Matt Bettinelli-Olpin: Yeah, she pops up in a movie and they’re like, “Well, I know what happens to her…”

Tyler Gillett: She needs to light someone on fire in her next movie.

Fandom: You have a lot of fun references to the entire series in the movie, but I’m sure you also had to keep in mind that some people are gonna go see this that don’t know all the previous movies and wouldn’t get everything mentioned if it became too specific. Though I will admit, as a big fan, when Sid and Gale are talking in the car about who started this and Gale says it was her with her book and Sid says it was Billy, I was thinking, “Well, really, Roman Bridger started at all.”

Tyler Gillett: [Laughs] That’s fair! Fair criticism.

Chad Villella: Fair, very.

Matt Bettinelli-Olpin: They might not know that though! Well, no… Sidney would know that. Nevermind, I take it back. Yeah, I was trying to walk us out of it.

Tyler Gillett: We need to bring this conversation to Guy and Jamie is what we need to do.

Matt Bettinelli-Olpin: [Laughs] “This is Guy and Jamie’s fault!”

Tyler Gillett: Honestly, we hope that audiences watching this have the experience that we had watching the first one. That movie, for us, in so many ways, was like a gateway to the genre. And that is because of how referential it is, how it talks about other movies in the genre, and outside of the genre, and how it really has this encyclopedic knowledge of movies. Not only does it feel like the movie just has to have that – that in its DNA, Scream does that and is really a celebration of moviemaking in so many ways – but we hope that it inspires audiences to go back and watch the first four if they haven’t or rewatch them if they haven’t in awhile. And then, of course, all the other movies that are referenced, they’re a rich part of a community that we consider ourselves, so thankfully, to be members of. Hopefully the movie comes off as a celebration of all of these titles.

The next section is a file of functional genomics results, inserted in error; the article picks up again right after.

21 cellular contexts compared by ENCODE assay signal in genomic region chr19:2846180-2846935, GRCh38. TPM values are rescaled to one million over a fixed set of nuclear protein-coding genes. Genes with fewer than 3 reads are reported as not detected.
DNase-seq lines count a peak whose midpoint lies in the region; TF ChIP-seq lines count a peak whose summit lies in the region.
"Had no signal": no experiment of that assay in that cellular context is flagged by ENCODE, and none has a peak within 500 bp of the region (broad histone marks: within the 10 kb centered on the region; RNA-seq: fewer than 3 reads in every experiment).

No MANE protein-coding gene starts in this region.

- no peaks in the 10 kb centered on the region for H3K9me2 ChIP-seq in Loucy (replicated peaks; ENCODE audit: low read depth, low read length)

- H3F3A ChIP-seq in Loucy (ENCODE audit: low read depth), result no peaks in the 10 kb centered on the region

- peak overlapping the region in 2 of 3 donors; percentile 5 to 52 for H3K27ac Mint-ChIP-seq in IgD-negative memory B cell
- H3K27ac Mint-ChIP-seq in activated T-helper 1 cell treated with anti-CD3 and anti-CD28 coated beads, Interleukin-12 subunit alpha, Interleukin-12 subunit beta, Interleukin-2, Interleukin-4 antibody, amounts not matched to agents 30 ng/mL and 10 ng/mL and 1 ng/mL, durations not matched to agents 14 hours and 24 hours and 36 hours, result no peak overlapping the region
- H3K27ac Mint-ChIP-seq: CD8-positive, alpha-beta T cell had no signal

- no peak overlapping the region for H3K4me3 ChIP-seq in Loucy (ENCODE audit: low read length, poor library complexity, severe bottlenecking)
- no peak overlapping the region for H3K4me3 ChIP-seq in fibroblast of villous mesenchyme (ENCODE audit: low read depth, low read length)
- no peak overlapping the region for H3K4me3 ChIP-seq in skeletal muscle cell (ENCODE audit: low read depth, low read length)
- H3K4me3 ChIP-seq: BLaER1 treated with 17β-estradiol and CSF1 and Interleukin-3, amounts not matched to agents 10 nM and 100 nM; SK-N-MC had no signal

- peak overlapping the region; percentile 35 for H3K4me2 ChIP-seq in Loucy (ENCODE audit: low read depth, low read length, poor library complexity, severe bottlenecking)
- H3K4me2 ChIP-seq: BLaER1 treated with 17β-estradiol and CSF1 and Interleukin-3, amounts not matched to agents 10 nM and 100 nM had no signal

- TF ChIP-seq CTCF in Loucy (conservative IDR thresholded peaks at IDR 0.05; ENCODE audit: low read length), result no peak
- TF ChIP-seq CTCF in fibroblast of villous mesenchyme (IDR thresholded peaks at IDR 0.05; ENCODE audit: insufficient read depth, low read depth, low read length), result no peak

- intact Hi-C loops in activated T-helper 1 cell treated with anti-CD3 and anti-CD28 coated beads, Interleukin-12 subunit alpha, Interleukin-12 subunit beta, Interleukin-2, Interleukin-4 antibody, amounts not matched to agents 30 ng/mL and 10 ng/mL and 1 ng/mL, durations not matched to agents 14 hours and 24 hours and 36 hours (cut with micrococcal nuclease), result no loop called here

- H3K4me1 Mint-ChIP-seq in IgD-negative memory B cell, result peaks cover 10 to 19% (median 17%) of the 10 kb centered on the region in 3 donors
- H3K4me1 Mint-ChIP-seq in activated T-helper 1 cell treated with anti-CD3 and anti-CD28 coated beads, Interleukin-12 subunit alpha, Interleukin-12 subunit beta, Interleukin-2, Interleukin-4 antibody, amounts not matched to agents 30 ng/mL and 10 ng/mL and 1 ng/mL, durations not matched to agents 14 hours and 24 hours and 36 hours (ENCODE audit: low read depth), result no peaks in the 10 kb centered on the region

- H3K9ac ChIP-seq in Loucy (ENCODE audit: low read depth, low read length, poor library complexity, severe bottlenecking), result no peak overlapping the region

Fandom: Before I let you go, who killed Wes and Judy? That’s the only one I can’t really figure out.

Matt Bettinelli-Olpin: We’ve said that it’s both.

Fandom: Yeah, it seems like it’s one of the only times neither Richie or Amber are accounted for at all. 

Chad Villella: That’s the time when they could do it, yeah.

Tyler Gillett: Yeah. Tara and Wes & Judy are the instances where it could be both.

Matt Bettinelli-Olpin: The doubles.

For more on Scream, click the image below to see what the original film’s writer, Kevin Williamson, told Fandom about creating the concept and where the series has gone since. 

Eric Goldman
Eric Goldman is Managing Editor for Fandom. He's a bit obsessed with Star Wars, Marvel, Disney, theme parks, and horror movies... and a few other things. Too many, TBH.